John L. Allen Jr. writes about Anglican and Catholic relations over at Crux.
ROME – Anyone looking at the Vatican’s official news bulletin on Tuesday would have seen two items: A declaration detailing a retreat being hosted this week by Pope Francis and Archbishop Justin Welby of Canterbury for South Sudan’s political leadership, and an updated set of norms for “personal ordinariates”, meaning structures for former Anglicans to enter into full communion with the Catholic Church.
At first glance, the only thing the two developments may seem to have in common with one another is the word “Anglican.” In reality, there’s a deeper bond between the two storylines.
The background is that in 2007, the Vatican received a petition from a group called the Traditional Anglican Communion, which had broken with Canterbury over issues such as women priests and bishops and gay clergy, for a form of “corporate communion” with Rome. In effect, Anglicanorum coetibus was Rome’s response.
All this brings us back to this week’s retreat, which is confirmation, if any were needed, that rumors of the death of Catholic/Anglican relations after Anglicanorum coetibus were greatly exaggerated.
Go on over and read the whole thing. Interesting take.
However, as much as I like seeing him give credit to the Traditional Anglican Communion, it was not the only group petitioning Rome for unity. There was Forward in Faith in the UK, and groups from the United States as well.
Registration is now open for Symposium 2019: Ten Years after Anglicanorum coetibus.
Details of the Symposium, including a schedule of speakers can be found here.
This 10th anniversary symposium will look at the ecclesial, canonical, historical and liturgical implications of Pope Benedict XVI’s 2009 Apostolic Constitution that provided for the setting up of personal ordinariates for former Anglicans wishing to become Catholic while retaining some elements of their liturgical, spiritual and pastoral traditions.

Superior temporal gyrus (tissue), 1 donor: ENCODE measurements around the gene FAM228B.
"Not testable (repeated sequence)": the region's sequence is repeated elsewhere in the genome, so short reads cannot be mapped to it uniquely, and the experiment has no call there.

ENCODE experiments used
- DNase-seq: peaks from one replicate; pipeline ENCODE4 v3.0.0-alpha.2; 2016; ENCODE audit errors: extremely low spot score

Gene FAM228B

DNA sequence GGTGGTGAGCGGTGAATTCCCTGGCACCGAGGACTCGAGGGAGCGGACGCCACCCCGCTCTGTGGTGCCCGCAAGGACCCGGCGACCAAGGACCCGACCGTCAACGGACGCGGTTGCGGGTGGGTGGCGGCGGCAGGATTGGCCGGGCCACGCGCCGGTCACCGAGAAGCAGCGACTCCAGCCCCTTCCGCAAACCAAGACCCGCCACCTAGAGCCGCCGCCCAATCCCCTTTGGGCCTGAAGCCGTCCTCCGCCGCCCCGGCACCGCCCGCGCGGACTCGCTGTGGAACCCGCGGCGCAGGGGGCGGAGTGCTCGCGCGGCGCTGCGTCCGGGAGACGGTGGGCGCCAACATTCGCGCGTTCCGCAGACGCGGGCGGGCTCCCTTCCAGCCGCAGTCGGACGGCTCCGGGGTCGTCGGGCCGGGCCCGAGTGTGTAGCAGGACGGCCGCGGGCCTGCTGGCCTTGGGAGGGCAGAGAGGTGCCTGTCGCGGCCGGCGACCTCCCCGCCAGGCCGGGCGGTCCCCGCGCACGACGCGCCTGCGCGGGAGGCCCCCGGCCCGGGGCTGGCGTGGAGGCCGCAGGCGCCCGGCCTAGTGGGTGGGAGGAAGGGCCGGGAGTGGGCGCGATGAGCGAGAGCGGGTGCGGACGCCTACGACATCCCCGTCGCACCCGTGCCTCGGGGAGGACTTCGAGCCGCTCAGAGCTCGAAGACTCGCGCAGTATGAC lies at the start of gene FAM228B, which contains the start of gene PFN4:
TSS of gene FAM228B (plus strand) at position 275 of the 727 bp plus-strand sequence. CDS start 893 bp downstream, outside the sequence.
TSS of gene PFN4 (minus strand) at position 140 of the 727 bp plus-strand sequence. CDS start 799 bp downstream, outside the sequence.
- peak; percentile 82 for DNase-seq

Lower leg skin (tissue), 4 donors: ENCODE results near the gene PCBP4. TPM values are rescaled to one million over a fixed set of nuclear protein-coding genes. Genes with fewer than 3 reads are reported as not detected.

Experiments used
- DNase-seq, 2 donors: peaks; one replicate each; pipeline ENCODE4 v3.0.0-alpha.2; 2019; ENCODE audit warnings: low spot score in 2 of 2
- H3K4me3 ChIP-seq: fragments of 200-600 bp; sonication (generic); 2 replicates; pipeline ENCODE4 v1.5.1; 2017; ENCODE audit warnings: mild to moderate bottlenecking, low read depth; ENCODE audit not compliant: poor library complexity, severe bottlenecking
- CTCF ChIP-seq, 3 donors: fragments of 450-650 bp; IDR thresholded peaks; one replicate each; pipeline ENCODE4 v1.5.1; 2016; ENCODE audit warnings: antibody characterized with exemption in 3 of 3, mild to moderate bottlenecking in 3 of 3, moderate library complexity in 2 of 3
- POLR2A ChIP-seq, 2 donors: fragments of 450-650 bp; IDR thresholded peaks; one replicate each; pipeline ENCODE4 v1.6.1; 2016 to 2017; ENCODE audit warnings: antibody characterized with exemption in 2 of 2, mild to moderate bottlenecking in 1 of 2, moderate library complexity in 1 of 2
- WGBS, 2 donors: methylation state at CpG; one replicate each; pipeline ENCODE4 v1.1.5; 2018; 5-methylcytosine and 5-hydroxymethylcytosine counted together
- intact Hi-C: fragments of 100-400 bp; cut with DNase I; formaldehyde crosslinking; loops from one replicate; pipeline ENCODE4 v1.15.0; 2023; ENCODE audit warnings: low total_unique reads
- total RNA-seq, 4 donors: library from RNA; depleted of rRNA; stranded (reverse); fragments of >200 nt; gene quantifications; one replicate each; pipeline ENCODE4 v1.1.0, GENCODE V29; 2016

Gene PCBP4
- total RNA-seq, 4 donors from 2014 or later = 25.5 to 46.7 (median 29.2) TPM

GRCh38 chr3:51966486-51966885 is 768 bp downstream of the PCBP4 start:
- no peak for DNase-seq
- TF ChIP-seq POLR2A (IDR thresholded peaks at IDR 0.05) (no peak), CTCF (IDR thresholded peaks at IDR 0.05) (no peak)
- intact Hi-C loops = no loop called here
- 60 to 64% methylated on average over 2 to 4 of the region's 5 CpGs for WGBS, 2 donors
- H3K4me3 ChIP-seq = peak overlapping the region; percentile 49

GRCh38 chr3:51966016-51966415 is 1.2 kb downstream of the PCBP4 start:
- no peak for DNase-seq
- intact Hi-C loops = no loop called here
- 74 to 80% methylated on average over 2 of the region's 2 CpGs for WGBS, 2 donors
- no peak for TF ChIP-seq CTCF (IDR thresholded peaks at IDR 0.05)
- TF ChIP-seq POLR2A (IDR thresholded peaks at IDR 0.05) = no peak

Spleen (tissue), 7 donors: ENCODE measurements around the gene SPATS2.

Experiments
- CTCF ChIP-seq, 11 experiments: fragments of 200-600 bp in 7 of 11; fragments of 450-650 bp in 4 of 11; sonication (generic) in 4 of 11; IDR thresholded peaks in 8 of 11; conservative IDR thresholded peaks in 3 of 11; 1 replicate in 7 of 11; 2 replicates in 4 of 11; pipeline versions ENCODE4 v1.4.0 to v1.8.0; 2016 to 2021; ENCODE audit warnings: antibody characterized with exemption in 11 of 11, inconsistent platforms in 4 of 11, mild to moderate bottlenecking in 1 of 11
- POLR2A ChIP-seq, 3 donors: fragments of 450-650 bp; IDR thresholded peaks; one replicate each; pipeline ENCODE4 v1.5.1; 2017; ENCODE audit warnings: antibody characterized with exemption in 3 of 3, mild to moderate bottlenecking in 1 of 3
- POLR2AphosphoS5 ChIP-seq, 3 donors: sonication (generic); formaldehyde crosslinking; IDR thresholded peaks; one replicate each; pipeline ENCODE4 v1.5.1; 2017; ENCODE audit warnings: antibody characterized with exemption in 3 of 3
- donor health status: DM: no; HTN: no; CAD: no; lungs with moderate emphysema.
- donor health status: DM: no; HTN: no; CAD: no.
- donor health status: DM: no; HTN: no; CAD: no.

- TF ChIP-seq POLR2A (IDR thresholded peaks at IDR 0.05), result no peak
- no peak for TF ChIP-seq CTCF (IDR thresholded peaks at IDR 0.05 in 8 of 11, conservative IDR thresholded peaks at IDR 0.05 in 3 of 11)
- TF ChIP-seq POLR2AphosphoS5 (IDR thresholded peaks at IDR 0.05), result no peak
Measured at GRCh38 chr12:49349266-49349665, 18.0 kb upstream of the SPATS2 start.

There is no cost to attend, but you are advised to register as space is limited.
Questions can be addressed to symposium2019@ACSociety.org
If you don’t read anything else today, please read this interview with Cardinal Robert Sarah over at The Catholic Herald.
A society permeated by the Faith, the Gospel, and natural law is something desirable. It is the job of the lay faithful to construct it. That is in fact their proper vocation. They work for the good of all when they build a city in conformity with human nature and open to Revelation. But the more profound goal of the Church is not to construct a particular model society. The Church has received the mandate to proclaim salvation, which is a supernatural reality. A just society disposes souls to receive the gift of God, but it cannot give salvation. On the other hand, can there be a society that is just and in conformity with the natural law without the gift of grace working in souls? There is great need to proclaim the heart of our Faith: only Jesus saves us from sin. It must be emphasized, however, that evangelization is not complete when it takes hold of social structures. A society inspired by the Gospel protects the weak against the consequences of sin. Conversely, a society cut off from God quickly turns into a dictatorship and becomes a structure of sin, encouraging people toward evil. That is why we can say that there can be no just society without a place for God in the public sphere. A state that officially espouses atheism is an unjust state. A state that relegates God to the private sphere cuts itself off from the true source of rights and justice. A state that pretends to found rights on good will alone, and does not seek to found the law on an objective order received from the Creator, risks falling into totalitarianism.
That’s just a taste of the profound wisdom of this man. Your thoughts?
Yesterday evening, I recorded a podcast with Msgr. Carl Reid, the next Ordinary of Our Lady of the Southern Cross in Australia. Here’s a picture from Mothering Sunday in Ottawa in 2008.
We talked about his reaction to his being considered as Ordinary for Australia, and what was involved in his making the decision to accept. Continue reading
The other day, I received in the mail a glossy, full- color 57-page magazine entitled A history of St. Agatha’s Church, Portsmouth by Rev J. D. Maunder, the priest in charge of the Ordinariate of Our Lady of Walsingham community that worships there. Continue reading